Seriously. I hated just about everything about me. I was fixated on the way I looked: I felt like a monster, something grotesque, misshapen, disgusting.

This was painful, and difficult. It is hard to relate and be in the world when you have that kind of hatred for your body.

But as I look back, the most painful kind of hatred I felt towards myself was the hatred I felt for the ways I felt and thought. I felt tormented by my own mind and feelings and sought escape in every way imaginable, including close contemplation many times and one failed attempt at ending my own life. I could not get away from this internal self I so hated. I felt like a freak trapped inside a monster’s body.

I wasn’t born with that kind of self-hatred. It developed slowly over time in my early years following trauma that created a kind of split from my own core. Losing connection to my core made me vulnerable to the outside world in a way that was devastating.

With a healthy core intact, dealing with bullies and the other social pressures at school is painful and impactful but does not warp one’s self-perception.

With a healthy core intact, a person can withstand the challenges that exist in most childhood homes where there are people with untreated mental issues, and where there are emotional, sexual and physical abuses or neglect as a result of parents who themselves were abused or neglected.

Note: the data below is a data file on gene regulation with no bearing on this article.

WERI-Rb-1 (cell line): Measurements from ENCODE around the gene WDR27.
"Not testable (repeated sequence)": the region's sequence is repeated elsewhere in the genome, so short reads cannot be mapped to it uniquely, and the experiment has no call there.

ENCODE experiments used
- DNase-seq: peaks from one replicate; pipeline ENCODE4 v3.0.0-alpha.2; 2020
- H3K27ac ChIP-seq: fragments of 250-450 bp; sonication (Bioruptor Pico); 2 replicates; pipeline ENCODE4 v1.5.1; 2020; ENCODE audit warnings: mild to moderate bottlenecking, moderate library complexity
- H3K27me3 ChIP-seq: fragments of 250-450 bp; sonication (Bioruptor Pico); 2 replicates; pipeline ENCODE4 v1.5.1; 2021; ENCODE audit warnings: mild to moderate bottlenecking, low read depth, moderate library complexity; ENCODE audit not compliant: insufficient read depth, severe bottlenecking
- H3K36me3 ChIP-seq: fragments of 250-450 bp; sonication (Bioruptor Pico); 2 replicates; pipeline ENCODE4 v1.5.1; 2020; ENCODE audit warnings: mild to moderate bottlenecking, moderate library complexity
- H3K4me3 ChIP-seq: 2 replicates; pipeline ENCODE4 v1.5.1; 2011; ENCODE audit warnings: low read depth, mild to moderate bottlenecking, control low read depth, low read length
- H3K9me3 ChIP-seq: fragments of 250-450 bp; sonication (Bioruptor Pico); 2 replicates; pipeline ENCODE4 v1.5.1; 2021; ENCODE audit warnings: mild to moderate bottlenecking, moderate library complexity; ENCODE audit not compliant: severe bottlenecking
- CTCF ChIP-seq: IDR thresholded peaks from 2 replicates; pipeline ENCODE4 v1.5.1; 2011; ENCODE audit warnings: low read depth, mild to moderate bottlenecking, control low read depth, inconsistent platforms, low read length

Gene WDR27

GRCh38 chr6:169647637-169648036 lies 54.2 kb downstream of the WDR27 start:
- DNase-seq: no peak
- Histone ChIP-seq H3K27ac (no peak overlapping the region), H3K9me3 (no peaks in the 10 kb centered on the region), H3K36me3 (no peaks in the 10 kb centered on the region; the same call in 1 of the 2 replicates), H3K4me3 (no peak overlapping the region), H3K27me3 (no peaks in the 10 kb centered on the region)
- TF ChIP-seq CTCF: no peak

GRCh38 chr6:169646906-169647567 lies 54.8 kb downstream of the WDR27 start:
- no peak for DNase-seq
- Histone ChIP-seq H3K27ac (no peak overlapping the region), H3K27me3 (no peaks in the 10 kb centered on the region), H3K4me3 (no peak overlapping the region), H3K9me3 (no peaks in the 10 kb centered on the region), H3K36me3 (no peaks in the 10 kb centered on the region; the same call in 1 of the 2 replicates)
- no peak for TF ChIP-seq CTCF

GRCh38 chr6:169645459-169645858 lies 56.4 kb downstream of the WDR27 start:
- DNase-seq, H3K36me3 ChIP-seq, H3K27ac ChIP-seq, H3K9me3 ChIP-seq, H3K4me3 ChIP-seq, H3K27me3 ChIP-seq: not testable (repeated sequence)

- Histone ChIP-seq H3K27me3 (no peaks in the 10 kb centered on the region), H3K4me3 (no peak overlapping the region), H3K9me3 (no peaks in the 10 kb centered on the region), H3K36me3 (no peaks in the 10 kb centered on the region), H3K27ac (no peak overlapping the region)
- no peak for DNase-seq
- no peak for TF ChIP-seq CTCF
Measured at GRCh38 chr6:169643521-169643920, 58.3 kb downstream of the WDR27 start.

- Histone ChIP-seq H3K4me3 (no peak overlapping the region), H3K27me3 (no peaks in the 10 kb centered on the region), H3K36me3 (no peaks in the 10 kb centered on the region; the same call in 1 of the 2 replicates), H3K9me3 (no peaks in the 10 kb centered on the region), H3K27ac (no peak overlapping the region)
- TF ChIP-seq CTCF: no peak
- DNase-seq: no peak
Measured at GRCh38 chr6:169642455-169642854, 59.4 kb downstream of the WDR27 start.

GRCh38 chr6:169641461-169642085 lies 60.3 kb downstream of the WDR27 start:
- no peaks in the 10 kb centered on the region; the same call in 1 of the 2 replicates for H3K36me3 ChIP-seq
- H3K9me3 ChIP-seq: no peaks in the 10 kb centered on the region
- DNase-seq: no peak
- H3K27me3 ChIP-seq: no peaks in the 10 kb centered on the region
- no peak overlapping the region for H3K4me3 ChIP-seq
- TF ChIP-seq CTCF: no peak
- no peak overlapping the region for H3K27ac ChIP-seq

Without a healthy core intact, the affect of these kinds of external forces become stronger, louder than one’s own innate internal sense of self, sense of well-being, of any innate self-support. As a result, these events, people and experiences bend and shape one’s sense of inner and outer self and reality.

The best way I can describe living without that connection to my core sense self is to have been like a tissue blowing in the wind, this way and that, getting stuck wherever the wind took me.

I do not have multiple personality disorder, so I cannot speak to what that experience is like, and I do not mean to offend anyone who does. But I have sometimes imagined that what I experienced was somehow related. I could not hear my own internal voice most of the time. I was “hearing” the world, and it was loud and dangerous to me.

Living when you are disconnected from your core is terrifying. It is suffocating. It is lonely. It is deadly.

I am lucky, because even though that connection was severed, there was always somewhere deep within me some sense of something to keep fighting for. One tiny shred of connection to a core that I could imagine if not feel or often hear. I didn’t trust it or understand what it was. But it was there and I could sometimes hear it in the very darkest moments.